While it remains to be seen how this suit will turn out, so far Zillow has weathered previous claims of unfair play because it has always been clear that it is only one data point out of a whole consumers should consider.

Perhaps the best lesson that can be taken from the whole thing is that there’s simply no replacement — for now — for professional real estate advice.

Source: GeekWire, “Zillow sued over how it displays Zestimate home valuation tool in some partner listings,” Nat Levy, Jan. 16, 2018

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CALIFORNIA TENANTS WIN CLASS-ACTION STATUS OVER LATE FEES

On behalf of Michael Brooks of Law Offices of Michael A. Brooks posted in commercial real estate on Thursday, December 28, 2017.

Equity Residential is the name of the company that controls numerous rental properties throughout California. Nationally, it’s the third-largest rental company in the United States.

Now, the company faces a class-action lawsuit in federal court from both former tenants and current ones. Considering that the company owns around 36,000 apartments, the number of litigants involved is bound to be sizable.

At issue is Equity’s policy of charging “stacked” fees to tenants who missed their rent-due dates.

Equity charges tenants who are late on their rent either 5 percent of the late rent or a $50 late fee. These fees are not defined in the leases renters sign. In addition, even if the rent is paid, unpaid late fees are assessed additional late fees. Tenants are allegedly charged these fees automatically and not notified.

In other words, if a tenant forgets to pay his or her rent by its due date, the tenant could incur a 5 percent penalty. If the tenant unwittingly drops the rent off the next day, the landlord cashes the check and then charges an additional $50 penalty for the missing late fee. If the tenant isn’t aware of the late fee and penalty or can’t afford to pay it on top of the following month’s rent, another penalty is assessed.

This sort of action is, at least according to the plaintiffs and some legal experts, a violation of anti-profiteering regulations in the state of California — although attorneys for Equity insist that late fees are the industry norm and legit.

While it remains to be seen how this case will play out, the class-action status will help plaintiffs pool their legal expertise and firepower — which may not bode well for Equity. A single tenant, or even a handful of tenants, might be overpowered in court by the rental giant. An entire class of tenants, including those who no longer live on the properties, could prevail.

This is one of the reasons its wise to have good legal advice regarding your contracts with tenants in any commercial real estate transactions. Clear leases often lead to less litigation.

Source: The Real Deal, “Equity Residential faces class-action suit in California for “unlawful” late fees,” accessed Dec. 28, 2017

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SHOULD YOU LEASE TO A CANNABIS BUSINESS?

On behalf of Michael Brooks of Law Offices of Michael A. Brooks posted in commercial real estate on Friday, December 15, 2017.

Are you thinking about leasing some property to a business that deals in cannabis?

If so, there are a few key points that you want to keep in mind when dealing with this potentially lucrative business:

Mitigate your risk

Since cannabis is still illegal under federal law, you want to put a clause in any commercial real estate contract that will allow you to terminate the lease if there is any federal action or interest in the renter’s business.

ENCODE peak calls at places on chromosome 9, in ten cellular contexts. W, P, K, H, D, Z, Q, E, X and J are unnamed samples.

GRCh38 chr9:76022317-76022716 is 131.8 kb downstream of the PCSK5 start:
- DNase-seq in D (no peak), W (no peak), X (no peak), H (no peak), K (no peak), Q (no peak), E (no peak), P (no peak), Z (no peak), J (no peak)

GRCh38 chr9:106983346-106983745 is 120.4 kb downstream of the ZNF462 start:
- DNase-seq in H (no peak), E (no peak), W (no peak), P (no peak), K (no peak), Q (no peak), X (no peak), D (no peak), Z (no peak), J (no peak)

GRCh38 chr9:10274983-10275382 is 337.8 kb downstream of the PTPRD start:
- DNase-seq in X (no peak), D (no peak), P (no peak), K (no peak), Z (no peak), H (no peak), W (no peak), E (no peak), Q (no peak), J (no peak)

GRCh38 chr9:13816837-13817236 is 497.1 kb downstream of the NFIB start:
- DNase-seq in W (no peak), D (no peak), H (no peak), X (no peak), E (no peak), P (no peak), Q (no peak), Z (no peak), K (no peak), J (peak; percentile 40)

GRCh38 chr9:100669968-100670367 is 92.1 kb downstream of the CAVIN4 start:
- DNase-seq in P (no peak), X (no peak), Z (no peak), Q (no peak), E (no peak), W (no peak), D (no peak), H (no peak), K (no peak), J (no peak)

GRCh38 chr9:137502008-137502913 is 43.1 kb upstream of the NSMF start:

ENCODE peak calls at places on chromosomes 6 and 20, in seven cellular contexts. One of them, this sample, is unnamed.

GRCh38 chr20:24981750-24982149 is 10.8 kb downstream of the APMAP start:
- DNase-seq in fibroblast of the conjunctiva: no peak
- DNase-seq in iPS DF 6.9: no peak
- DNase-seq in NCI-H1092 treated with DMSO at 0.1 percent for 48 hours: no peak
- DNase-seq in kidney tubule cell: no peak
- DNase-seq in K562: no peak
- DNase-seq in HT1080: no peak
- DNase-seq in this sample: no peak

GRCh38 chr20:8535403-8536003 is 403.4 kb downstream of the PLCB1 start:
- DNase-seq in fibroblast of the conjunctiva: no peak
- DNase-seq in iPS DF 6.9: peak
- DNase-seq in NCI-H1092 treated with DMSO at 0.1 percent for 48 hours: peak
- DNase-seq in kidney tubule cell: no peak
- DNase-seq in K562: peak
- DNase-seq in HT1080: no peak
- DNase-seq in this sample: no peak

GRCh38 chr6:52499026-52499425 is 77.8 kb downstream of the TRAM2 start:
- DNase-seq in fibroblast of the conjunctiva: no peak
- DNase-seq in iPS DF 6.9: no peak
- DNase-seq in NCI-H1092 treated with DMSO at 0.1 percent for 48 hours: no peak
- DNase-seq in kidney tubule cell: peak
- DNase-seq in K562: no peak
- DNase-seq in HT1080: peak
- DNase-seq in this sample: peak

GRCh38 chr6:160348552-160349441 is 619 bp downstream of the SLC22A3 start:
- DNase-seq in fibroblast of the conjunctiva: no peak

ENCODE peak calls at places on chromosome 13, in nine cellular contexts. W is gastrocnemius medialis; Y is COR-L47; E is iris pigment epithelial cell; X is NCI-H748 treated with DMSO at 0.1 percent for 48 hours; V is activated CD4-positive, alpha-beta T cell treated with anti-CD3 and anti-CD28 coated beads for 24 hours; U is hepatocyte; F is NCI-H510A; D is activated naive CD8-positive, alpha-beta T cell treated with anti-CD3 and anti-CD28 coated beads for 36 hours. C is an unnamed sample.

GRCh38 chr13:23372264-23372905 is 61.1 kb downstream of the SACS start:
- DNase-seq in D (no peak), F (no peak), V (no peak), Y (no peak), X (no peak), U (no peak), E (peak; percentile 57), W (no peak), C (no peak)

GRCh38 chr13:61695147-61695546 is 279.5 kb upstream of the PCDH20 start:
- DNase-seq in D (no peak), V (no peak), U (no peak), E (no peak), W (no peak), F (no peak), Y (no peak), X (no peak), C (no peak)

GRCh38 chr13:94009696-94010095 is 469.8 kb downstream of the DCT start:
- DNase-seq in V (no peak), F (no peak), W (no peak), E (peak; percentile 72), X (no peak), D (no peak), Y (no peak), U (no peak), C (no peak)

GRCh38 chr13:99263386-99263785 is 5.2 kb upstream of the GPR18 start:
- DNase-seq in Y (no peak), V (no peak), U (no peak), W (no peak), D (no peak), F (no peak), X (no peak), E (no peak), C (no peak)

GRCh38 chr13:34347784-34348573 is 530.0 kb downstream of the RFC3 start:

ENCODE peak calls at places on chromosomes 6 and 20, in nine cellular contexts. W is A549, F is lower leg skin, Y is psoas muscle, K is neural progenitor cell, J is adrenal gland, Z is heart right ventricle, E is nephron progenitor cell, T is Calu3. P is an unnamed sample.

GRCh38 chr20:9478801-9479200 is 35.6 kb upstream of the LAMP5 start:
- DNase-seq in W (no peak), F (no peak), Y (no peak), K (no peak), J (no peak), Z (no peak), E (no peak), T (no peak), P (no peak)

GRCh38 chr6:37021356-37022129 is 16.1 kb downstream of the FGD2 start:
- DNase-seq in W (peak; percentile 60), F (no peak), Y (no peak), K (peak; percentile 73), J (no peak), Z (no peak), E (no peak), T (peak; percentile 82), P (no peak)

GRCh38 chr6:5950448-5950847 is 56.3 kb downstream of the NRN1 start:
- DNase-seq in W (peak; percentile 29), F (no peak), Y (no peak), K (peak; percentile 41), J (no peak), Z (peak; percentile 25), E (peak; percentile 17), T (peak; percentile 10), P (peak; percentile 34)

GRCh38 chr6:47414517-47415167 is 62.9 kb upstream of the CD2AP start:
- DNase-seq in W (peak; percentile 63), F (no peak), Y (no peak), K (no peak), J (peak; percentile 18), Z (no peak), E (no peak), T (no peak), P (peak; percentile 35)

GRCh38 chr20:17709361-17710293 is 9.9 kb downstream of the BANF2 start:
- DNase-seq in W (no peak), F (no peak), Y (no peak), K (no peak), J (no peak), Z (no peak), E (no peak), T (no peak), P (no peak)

The goal is to prevent you from losing your property in a federal raid, should that happen.

You also want to include a clause that requires the tenant to notify you if there is any federal involvement, investigations or interference in the business of which you are unaware.

Otherwise, it may be too late by the time you find out to keep your property from being seized.

Enforce policies regarding insurance and licenses

Depending on the type of cannabis business (grower vs. dispensary) you want to make certain that the business is properly insured. You also want to make sure that the tenant carries additional insurance that will reimburse you if your property is damaged as a result of their grow operation or other activities.

Weed killer and pesticides, for example, can become explosive under the right circumstances. If stored improperly, they can damage the water table. You don’t want to be financially liable for any environmental or hazardous cleaning that has to be done.

You also want written into the lease a requirement that the cannabis business have all the state-required licenses for its operation. Include a requirement that they have to provide you with the documentation of those licenses and any updates.

This is merely the tip of the complex world involving cannabis businesses. It is a high-risk kind of deal, but it can also be a very lucrative one. If you have property that hasn’t been profitable in a while but happens to have the right makeup for the cannabis market, it is definitely something you should explore. Just keep good legal and financial advisers at your side to help you do a thorough examination of the deal before you commit.

Source: cascadebusinessnews.com, “Cannabis Commercial Leases: Not Your “Run-of-the-Mill” Commercial Lease,” Jennifer J Clifton, accessed Dec. 15, 2017

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CELL TOWER LEASE AGREEMENT ISSUES

On behalf of Michael Brooks of Law Offices of Michael A. Brooks posted in commercial real estate on Tuesday, December 5, 2017.

If you agree to rent your land out to be used by a cell tower company, you’re signing a very unusual sort of lease. For one thing, you’re going to sign a lease that the tenant is writing, instead of the other way around.